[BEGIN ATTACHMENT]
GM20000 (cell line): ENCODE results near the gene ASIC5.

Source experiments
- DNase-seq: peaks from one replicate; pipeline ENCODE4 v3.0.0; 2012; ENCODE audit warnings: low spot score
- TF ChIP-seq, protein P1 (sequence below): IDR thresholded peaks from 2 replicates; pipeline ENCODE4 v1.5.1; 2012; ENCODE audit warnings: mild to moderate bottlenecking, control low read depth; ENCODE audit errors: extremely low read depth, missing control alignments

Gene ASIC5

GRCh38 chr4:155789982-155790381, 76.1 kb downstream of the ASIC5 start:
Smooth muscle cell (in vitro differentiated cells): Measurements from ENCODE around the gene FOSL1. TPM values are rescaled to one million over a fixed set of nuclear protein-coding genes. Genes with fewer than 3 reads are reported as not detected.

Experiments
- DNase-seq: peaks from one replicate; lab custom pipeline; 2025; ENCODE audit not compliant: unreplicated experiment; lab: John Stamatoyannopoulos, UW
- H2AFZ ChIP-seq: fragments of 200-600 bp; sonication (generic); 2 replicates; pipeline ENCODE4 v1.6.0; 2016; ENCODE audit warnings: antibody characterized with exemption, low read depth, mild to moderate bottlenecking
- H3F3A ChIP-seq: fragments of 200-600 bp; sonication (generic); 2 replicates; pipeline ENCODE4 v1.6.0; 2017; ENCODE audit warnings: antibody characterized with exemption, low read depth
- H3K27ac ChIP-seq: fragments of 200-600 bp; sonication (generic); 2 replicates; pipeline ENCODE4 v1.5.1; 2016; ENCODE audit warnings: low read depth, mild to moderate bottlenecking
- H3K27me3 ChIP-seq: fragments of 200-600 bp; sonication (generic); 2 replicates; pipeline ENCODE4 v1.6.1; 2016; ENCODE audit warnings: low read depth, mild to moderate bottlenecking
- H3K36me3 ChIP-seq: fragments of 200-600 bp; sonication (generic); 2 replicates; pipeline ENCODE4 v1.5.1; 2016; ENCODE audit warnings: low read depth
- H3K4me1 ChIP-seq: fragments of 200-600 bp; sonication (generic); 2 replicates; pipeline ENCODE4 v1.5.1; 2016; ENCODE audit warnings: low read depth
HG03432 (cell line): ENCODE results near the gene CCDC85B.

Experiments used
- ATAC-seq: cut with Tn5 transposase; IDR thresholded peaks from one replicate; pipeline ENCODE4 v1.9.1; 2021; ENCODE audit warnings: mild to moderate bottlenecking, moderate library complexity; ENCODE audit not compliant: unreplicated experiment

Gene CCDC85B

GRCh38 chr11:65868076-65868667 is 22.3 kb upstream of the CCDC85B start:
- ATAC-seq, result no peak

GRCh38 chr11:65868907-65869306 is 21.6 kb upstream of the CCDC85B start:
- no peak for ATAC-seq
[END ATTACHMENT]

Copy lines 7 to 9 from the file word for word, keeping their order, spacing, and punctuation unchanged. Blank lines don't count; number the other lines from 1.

Smooth muscle cell (in vitro differentiated cells): Measurements from ENCODE around the gene FOSL1. TPM values are rescaled to one million over a fixed set of nuclear protein-coding genes. Genes with fewer than 3 reads are reported as not detected.

Experiments
- DNase-seq: peaks from one replicate; lab custom pipeline; 2025; ENCODE audit not compliant: unreplicated experiment; lab: John Stamatoyannopoulos, UW